Wetlands are areas you might walk through every day but don’t ever really see. Next time you are walking your dog along the waters edge or find yourself at a river mouth have a look for marshes or swamps, large grasslands or succulent lawns. To the untrained eye this habitat can seem like a wasteland and has been treated as such. Coastal wetlands, however, are diverse and valuable to humans for the ecological services they provide and also to the incredible wildlife they support. Waterbirds, fish, amphibians, reptiles rely on them for refuge, roost, nest and feeding habitat. Aquatic plant species form a corridor for migration of birds and marine mammals.

Wetlands face enormous pressures from urban development and climate change. Fifty percent of coastal wetlands have been lost from the east coast of Australia and few intact, functional and diverse wetlands remain. Despite this loss we continue to under-value and under-manage them. It’s time to acknowledge, learn and appreciate our overlooked coastal areas.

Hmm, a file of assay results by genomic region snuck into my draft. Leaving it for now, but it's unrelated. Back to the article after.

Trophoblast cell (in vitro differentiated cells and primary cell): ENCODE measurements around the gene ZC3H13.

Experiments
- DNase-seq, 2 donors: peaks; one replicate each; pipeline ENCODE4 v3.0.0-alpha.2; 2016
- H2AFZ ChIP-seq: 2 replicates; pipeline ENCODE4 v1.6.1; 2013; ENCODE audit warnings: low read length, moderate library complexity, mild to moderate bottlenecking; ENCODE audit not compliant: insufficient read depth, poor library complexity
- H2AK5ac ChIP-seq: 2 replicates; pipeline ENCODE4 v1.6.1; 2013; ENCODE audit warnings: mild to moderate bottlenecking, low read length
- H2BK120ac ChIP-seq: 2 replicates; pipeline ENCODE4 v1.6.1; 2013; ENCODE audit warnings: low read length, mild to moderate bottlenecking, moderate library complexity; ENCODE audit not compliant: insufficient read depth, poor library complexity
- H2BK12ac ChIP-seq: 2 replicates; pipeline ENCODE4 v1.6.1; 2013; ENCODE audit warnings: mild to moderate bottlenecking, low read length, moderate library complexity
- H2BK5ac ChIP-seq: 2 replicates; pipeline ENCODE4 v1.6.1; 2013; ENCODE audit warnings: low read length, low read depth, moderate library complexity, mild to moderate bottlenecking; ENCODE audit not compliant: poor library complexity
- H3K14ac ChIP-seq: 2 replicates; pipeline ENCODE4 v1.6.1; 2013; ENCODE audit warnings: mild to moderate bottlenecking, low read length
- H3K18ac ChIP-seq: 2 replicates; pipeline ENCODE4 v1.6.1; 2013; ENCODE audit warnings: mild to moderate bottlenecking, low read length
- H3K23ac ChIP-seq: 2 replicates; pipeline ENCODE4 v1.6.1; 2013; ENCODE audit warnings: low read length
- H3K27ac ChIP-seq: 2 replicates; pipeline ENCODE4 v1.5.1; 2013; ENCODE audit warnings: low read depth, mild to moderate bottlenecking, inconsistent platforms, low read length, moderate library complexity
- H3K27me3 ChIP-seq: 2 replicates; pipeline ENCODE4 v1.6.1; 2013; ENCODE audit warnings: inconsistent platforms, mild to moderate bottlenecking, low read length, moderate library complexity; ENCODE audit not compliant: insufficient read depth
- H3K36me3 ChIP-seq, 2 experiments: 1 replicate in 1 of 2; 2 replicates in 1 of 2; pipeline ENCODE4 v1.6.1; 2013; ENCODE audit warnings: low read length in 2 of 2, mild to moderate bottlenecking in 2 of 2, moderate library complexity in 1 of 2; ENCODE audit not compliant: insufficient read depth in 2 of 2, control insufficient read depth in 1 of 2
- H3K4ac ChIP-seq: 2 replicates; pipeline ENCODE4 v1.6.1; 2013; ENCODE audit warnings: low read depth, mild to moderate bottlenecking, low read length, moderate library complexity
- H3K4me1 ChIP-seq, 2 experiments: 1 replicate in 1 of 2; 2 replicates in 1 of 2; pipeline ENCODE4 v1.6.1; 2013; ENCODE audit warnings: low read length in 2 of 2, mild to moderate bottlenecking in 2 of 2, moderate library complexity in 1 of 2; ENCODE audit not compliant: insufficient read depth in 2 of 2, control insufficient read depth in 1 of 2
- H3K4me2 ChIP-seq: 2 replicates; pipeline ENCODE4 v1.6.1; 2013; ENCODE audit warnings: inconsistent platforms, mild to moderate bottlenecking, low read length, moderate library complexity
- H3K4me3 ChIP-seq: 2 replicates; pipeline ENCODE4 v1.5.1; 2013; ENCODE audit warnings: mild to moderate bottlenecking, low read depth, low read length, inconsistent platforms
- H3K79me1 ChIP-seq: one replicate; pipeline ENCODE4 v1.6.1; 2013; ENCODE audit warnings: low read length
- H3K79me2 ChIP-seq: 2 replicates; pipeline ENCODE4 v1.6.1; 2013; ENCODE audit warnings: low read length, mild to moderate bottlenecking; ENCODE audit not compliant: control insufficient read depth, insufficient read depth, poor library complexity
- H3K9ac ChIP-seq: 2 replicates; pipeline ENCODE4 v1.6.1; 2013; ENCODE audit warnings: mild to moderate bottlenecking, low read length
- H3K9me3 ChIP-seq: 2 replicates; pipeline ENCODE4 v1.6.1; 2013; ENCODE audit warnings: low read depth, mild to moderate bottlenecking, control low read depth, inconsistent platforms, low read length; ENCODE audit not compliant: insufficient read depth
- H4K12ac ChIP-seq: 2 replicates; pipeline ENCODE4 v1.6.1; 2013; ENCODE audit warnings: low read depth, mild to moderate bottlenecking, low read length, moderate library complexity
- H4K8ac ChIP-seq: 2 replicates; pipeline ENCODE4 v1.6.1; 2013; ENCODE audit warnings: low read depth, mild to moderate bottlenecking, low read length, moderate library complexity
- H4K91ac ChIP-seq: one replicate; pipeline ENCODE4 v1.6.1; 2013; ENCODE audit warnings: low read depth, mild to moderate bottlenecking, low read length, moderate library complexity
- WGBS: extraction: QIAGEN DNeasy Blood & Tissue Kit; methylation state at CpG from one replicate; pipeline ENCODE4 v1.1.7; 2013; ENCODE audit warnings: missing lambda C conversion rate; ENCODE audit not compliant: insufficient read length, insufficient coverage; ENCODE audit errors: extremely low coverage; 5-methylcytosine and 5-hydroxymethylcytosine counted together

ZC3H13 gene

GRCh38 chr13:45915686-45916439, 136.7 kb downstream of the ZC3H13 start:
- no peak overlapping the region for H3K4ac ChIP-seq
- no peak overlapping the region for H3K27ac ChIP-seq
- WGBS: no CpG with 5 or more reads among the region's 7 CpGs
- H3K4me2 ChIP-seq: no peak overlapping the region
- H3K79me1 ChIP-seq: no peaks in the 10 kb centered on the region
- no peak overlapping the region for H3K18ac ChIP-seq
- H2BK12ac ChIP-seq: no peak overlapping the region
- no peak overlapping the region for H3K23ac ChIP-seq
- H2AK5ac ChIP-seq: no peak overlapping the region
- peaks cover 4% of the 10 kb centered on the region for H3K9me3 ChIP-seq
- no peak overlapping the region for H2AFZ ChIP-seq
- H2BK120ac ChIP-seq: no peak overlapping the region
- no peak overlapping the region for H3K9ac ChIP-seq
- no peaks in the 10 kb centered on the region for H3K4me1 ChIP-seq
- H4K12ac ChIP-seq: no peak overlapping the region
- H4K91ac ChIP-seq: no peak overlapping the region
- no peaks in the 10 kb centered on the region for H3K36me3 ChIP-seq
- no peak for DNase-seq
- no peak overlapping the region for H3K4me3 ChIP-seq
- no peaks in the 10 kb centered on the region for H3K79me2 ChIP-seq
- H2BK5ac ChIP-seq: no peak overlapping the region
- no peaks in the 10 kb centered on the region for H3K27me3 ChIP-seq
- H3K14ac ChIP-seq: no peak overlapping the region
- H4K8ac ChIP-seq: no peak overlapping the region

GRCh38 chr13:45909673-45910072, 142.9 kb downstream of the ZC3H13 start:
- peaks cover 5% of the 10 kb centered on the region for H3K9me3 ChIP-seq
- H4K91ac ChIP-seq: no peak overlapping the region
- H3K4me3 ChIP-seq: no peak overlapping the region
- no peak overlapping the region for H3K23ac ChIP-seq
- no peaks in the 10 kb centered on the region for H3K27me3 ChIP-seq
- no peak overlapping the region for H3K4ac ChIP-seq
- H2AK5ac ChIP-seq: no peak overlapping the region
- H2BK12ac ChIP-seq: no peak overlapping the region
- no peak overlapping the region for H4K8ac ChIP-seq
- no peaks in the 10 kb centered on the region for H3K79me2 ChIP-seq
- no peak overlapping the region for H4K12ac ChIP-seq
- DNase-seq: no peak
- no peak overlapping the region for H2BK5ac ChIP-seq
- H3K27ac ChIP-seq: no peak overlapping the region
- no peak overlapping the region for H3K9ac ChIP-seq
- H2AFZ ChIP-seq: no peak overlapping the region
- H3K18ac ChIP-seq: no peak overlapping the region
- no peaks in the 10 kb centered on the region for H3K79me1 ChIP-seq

Celebrating World Wetlands Day 2019

The 2nd February marks the anniversary of the signing of the Convention on Wetlands of International Importance (Ramsar Convention) in Iran 1971. All over the country seminars, nature walks, festivals and tours are run to raise public awareness of wetland values, benefits and promote the conservation and wise use of these unique areas. This year, the international theme is ‘Wetlands and climate change’.

Wetlands are vulnerable to climate change but can also play an important role in our approach to climate change mitigation and adaptation. They can capture and store carbon, and provide resilience to flooding, storm surge and sea level rise.

Wetlands are largely threatened by lack of understanding. Losing wetlands brings us a step closer to losing threatened species such as birds species the Australasian bittern (Botaurus poiciloptilus), the Eastern Curlew (Numenius madagascariensis), the Green​ and Gold Frog (Litoria raniformis), the rare saltbush blue butterfly (Theclinesthes serpentata lavara) or plants: Tasmanian dodder (Cuscuta tasmanica), Silky Wilsonia (Wilsonia humilis). It is critical that we know where wetlands are, and fund research to document changes. Celebrating wetlands is the first step in understanding and protecting them. This February 2nd May get out to a Ramsar site or local wetland area. Smell the mudflats, see the waterbirds and enjoy the building blocks of life.